Insight on Interacting with Media and the Public
By Bruce Mendelsohn
Tell the truth. This is as true today as ever, and even more important. At stake is not merely your personal credibility and self-respect, but also that of our overall profession. For instance, my experience in law enforcement taught me that the profession has long had an adversarial relationship with the media. Too often the media has been burned by the injudicious uttering of no comment. When I provide media training to law enforcement professionals, I tell them no comment means youre hiding something.
In his 2002 book, Truth To Tell: Tell It Early, Tell It All, Tell It Yourself: Notes from My White House Education, Lanny Davis (Special Counsel to President Clinton) devotes a whole book to reviewing the imbroglio between President Clinton and Monica Lewinsky, in the process underscoring why telling the truth is so important from a reputation- and record-management perspective. It is a must read for public relations professionals.
Tell it early. Know this about our 24-7-365 media culture: If you dont tell the truth early, you can be sure someone will tell it for you. And when they do, the ensuing media coverage will drive how you and your agency respondinstead of vice versa. Tell the truth early and you drive the story.
Gather a bunch of PR pros together and well recount innumerable examples of why telling the truth early is essential: Watergate. Armstrong Williams. Kobe Bryants rape allegations. Jack Abramoff. Concealing the truth beneath more lies is a blanket full of holes. PR counselors must adhere to the guiding principle of telling the truth early, and advise our clients to do so as well.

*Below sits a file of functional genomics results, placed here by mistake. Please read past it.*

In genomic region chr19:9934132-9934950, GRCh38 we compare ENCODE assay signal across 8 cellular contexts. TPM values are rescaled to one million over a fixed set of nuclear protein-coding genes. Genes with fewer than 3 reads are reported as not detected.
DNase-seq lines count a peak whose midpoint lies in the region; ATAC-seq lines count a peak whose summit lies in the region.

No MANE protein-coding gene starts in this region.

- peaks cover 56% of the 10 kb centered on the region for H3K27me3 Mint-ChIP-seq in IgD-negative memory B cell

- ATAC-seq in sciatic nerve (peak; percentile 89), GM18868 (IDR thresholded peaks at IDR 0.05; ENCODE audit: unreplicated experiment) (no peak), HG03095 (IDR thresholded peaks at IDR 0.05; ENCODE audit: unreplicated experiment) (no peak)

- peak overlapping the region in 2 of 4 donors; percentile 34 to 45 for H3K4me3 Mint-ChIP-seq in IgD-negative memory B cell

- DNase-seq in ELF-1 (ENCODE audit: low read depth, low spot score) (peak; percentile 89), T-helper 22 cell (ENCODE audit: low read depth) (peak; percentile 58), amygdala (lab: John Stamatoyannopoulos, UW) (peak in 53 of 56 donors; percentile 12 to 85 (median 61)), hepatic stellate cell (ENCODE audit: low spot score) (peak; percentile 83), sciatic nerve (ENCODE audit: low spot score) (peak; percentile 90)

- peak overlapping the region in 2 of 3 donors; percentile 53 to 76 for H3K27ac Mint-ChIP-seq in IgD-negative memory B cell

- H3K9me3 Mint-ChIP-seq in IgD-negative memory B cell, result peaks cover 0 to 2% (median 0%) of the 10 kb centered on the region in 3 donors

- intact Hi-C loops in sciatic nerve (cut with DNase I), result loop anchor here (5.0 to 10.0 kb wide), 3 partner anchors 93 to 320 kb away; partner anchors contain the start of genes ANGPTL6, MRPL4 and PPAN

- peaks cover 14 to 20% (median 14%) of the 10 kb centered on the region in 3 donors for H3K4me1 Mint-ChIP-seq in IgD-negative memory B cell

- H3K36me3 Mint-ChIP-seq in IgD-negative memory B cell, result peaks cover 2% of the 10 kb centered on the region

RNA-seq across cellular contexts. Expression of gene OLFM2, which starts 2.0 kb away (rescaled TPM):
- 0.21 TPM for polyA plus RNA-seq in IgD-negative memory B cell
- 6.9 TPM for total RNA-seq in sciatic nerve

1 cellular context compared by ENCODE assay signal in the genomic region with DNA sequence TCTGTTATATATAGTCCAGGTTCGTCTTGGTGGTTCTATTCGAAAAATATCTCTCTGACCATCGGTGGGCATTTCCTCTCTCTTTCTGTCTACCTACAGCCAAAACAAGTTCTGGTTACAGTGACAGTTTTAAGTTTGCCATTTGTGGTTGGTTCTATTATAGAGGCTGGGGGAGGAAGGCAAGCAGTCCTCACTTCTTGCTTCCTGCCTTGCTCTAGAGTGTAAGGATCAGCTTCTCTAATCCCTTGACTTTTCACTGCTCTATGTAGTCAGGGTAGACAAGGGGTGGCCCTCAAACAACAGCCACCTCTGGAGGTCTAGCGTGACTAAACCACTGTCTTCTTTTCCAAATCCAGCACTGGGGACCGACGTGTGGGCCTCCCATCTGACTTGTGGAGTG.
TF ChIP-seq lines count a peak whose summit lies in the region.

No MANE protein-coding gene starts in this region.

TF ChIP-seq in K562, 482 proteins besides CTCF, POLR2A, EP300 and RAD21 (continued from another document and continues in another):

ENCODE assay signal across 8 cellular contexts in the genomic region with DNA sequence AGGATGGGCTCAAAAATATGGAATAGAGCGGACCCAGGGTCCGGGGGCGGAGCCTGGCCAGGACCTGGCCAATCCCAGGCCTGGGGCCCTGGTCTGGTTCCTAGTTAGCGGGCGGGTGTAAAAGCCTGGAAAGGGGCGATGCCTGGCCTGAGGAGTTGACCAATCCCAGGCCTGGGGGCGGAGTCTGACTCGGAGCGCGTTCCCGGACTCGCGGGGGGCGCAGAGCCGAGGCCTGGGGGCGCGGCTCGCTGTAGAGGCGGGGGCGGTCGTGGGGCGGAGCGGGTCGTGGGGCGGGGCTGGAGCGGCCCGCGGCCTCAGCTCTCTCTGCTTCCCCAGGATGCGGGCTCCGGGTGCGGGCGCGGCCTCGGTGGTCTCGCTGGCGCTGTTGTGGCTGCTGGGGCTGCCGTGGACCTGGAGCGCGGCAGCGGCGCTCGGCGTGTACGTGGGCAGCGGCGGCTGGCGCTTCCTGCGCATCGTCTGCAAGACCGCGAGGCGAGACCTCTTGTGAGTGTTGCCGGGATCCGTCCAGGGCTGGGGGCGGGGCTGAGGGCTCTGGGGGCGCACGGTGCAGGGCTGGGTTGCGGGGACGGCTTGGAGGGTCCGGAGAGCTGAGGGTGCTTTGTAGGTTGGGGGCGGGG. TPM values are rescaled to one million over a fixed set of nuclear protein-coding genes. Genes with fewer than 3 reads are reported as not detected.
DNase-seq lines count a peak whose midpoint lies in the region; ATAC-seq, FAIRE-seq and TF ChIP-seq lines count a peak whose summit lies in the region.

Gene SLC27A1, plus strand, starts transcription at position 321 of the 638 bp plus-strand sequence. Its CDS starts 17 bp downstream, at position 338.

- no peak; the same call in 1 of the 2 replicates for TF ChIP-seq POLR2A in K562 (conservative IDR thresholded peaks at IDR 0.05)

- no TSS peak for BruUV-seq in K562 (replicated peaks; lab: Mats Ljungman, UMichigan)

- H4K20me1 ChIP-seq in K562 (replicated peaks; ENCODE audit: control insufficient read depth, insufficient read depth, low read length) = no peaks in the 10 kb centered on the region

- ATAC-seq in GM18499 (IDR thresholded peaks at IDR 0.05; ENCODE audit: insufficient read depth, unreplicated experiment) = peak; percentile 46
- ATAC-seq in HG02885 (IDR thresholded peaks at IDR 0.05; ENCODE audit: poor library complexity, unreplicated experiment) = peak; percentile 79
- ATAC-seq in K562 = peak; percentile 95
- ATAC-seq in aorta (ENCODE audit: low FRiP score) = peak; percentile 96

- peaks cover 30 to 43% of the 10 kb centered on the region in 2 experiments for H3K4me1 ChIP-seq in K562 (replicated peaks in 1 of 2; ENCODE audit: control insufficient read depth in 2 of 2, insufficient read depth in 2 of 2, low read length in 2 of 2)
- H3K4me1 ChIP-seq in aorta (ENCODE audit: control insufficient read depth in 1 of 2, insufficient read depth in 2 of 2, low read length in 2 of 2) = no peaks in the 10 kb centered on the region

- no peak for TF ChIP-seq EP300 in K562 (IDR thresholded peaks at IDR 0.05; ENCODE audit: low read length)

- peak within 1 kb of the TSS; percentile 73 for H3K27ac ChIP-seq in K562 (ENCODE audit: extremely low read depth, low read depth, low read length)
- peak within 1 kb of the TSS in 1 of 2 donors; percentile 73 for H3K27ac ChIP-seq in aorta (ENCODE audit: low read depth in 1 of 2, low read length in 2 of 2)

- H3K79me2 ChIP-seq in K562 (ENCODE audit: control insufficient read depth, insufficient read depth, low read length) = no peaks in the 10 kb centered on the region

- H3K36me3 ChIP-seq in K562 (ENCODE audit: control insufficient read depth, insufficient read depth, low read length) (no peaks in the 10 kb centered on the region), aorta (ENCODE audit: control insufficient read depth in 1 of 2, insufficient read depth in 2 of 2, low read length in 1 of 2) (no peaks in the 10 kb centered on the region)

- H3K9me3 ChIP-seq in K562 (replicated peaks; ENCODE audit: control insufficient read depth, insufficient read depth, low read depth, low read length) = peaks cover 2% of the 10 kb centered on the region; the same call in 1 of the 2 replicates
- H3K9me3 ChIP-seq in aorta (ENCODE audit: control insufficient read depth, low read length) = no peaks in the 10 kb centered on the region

Tell it often. In the not-so-old days, a story hit page one, the next day it was on page 10, and the next day it was gone. These days, with weblogs, personal websites, YouTube, instant article forwarding, and viral communications tools too numerous to name, you must repeatedly tell the truth. Telling it once isnt enough. Get your facts in order, share the facts with others in your organization who interact with the media, and make sure the truth becomes your rosary: Say it every day if you have to. Mean it.
Consider what happened in 1999 in a small Colorado town called Columbine. Disgruntled students meticulously planned and executed a massacre at Columbine High School. As soon as the story broke, and during the following two weeks of worldwide media coverage, Jefferson County Sheriff's Department PIO Steve Davis told the truth, told it early, and told it often. As much as he was permitted to disclose without jeopardizing the ongoing investigation, we knew. Thats a great example of The Insight in action.
When you understand the nine words that comprise The Insight, youll begin to understand how to guide every interaction you have with the media. Make The Insight your media and public relations mantra, and youll be on your way to becoming a credible, trusted, and respected information source.
Bruce Mendelsohn recently moved to Massachusetts from Washington, D.C., where he was Director of Marketing and Communications for the National Law Enforcement Officers Memorial Fund. He can be reached at firstname.lastname@example.org.